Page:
Public concern for any nuclear or radiation risk has meant that no stone has been left unturned that might expose further evidence of cancer. Often these studies have marginal statistical significance that would be dismissed in other scientific contexts. That means that it makes sense to concentrate on a small number of sources of evidence where the radiation levels are the highest and the result is quite clear without using statistics [More discussion can be found in The Fukushima Tragedy ]. The data are needed to find answers for these four cases: 1, cell death from an acute dose; 2, cell death from a protracted dose; 3, cancer from an acute dose; 4, cancer from a protracted dose.

  1. Cell death from an acute dose. The 237 initial firefighters at Chernobyl received doses up to 7000 mSv in a short period. Within a few weeks 28 were dead from ARS. Their mortality followed a stabilisation curve like Figure 1 with a threshold of around 4000 mSv. Most had less than 2000 mSv and none of those died. Data for irradiated laboratory rats are similar.
  2. Cell death from a protracted dose. A century of experience with clinical radiotherapy has shown that the cells of a tumour are killed most effectively with a protracted dose in the range 40,000 to 80,000 mSv, given as a series of daily "fractions" over a period of several weeks [Radiotherapy Dose Fractionation, Royal College of Radiologists]. During this time healthy peripheral tissue may receive more than 1000 mSv every day and yet recover, showing that, as a general rule, on this time scale doses do not accumulate towards cell death. The action of DNA repair mechanisms in a few hours is confirmed in laboratory studies. Members of the public rely on such therapy involving 20,000 mSv to healthy tissue, and usually go home to further beneficial years of life.
  3. Cancer from an acute dose. Data from the continuing study of the residents of Hiroshima and Nagasaki, who survived to 1950, have shown no significant evidence for radiation- induced cancers below 100mSv. The doses were due to acute gamma radiation and some neutrons from the explosion itself. At Fukushima most doses are due to internal radioactive decay that are protracted over a period -- and so far less harmful (see 4, below).
  4. Cancer from a protracted dose. Very few sets of data show unambiguous and undisputed evidence of cancer from steady or repeated radiation. An exception is the incidence of bone cancer among painters who decorated the faces of clocks and instruments by hand with luminous radium-based paint in the period 1910-1950. Initially the painters licked the tip of their brushes and the radium migrated to their bones exposing them to steady life-long alpha radiation. The incidence of bone cancer is naturally low and its correlation with systemic activity is evident from Figure 5 -- all the crosses '+', indicating a death from bone cancer, are above the dotted line marked 3.7 MBq; other deaths are marked by 'o'. In 1926 the link was revealed and the licking of brushes ceased and no further malignancies were recorded for new entrants. Note that this cancer threshold is 3,700,000 Bq lifelong activity in the bones, corresponding to more than 1300 mSv per year to the whole body. Use of this dose rate as a general threshold for cancer due to a chronic dose rate may seem unjustified, but the effect of radiation is highly indiscriminate; it is the damage to DNA that is important and every cell has DNA. The only differences are in the cell cycle and repair readiness of different cells according to age and function. Radium emits alpha radiation which is especially damaging but this effect has simply been ignored in the name of conservatism. A real general safety limit of 1300 mSv per year seems both cautious and reasonable.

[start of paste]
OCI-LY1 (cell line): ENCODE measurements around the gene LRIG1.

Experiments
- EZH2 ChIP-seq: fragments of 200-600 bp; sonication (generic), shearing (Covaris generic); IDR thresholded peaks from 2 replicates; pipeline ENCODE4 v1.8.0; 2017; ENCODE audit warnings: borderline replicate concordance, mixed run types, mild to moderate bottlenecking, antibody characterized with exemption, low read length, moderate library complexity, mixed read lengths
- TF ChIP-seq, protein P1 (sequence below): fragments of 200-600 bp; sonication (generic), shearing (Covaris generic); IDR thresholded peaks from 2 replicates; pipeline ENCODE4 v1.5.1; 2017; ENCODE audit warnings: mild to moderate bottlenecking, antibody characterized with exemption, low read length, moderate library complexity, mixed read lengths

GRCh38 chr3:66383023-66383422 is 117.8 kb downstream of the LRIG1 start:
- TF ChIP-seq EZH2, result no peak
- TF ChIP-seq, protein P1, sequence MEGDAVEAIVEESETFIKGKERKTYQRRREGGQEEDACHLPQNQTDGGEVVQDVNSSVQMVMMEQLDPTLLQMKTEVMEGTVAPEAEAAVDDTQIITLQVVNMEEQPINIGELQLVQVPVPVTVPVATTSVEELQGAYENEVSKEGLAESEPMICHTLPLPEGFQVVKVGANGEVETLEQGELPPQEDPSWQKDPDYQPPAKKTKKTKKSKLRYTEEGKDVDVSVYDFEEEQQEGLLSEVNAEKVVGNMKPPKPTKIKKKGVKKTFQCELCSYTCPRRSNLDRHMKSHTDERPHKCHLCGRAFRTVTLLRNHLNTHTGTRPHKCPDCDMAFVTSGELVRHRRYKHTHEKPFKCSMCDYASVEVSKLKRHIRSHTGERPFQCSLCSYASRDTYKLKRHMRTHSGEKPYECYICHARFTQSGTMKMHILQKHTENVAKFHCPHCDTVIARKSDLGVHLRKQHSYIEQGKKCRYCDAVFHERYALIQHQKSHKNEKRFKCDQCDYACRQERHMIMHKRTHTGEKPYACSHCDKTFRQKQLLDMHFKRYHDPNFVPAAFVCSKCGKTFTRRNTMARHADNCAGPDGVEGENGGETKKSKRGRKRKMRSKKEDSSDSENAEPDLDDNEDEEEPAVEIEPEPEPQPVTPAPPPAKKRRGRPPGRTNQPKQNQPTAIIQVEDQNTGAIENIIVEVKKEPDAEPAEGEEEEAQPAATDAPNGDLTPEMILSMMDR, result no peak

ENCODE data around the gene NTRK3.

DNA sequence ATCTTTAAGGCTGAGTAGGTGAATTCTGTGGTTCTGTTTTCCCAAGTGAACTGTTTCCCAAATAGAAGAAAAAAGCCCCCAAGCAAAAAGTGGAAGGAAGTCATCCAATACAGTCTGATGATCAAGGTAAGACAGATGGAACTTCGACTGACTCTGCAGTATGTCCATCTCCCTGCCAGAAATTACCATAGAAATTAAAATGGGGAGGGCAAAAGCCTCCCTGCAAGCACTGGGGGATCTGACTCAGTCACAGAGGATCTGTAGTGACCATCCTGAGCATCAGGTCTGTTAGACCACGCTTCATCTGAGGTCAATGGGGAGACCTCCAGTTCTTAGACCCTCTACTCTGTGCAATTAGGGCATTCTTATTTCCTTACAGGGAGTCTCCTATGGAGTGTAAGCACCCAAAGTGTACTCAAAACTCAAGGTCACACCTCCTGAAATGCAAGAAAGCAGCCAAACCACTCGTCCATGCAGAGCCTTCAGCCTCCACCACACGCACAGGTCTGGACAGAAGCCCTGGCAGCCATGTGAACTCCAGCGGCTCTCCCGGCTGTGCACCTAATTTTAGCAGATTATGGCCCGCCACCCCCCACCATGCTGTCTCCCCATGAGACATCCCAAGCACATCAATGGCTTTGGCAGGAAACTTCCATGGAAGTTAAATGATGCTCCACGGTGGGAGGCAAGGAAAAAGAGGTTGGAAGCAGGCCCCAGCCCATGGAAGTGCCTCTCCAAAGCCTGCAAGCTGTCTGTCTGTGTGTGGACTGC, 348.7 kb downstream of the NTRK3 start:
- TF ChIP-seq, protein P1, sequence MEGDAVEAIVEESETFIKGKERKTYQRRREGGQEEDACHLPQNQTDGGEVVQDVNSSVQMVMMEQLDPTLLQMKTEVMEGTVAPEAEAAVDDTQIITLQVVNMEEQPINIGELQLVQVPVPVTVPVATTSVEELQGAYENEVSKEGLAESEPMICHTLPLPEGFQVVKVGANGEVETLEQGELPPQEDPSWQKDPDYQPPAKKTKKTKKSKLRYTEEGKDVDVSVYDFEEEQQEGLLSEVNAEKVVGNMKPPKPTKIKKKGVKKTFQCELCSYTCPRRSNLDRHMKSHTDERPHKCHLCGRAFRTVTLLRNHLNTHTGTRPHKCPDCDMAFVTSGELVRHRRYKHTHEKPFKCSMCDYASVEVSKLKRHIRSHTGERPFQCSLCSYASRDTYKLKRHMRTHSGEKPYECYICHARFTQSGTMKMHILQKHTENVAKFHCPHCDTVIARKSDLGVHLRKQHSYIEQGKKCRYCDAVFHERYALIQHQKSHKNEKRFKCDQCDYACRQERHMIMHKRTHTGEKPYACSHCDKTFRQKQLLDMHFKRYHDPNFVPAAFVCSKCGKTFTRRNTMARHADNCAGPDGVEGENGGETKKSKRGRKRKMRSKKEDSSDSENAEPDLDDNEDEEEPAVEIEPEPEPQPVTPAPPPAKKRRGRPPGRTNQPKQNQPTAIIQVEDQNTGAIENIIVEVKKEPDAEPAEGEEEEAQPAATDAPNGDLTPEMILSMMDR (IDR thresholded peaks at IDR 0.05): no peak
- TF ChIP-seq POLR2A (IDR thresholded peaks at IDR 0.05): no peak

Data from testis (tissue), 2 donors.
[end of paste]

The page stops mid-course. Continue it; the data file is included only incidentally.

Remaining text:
Figure 5. Death of dial painters associated with (+) bone cancer and (o) otherwise, according to absorbed activity and year of entry. The dashed lines represent the year 1926 and the apparent activity threshold for bone cancer at 3.7 MBq. [Rowland RE Radium in Humans: A Review of US studies (1994) with further data and comment (2004)]

While some repair mechanisms act within a day, some cell cycles are longer and it seems right to take the more conservative repair time of a month for safety purposes. Then an acute dose limit of 100 mSv and a chronic dose rate limit of 100 mSv per month are both seen to be at or below the practical thresholds of any detectable risk. In addition, a lifetime limit of 5000 mSv has been suggested [Radiation and Reason].

The effects of radiation are indiscriminate and there is really only one special case. Radioactive iodine along with natural iodine gets concentrated in the small thyroid gland where it decays rapidly. This exceptional concentration of radiation energy in time and space can overwhelm repair mechanisms, The uptake is particularly marked among young children whose diet is iodine deficient. At Chernobyl some 6000 children were treated and 15 died, but at Fukushima no cases are expected as the diet is naturally rich in iodine, prophylactic tablets were often taken and the exposure to radioactive iodine was much less than at Chernobyl.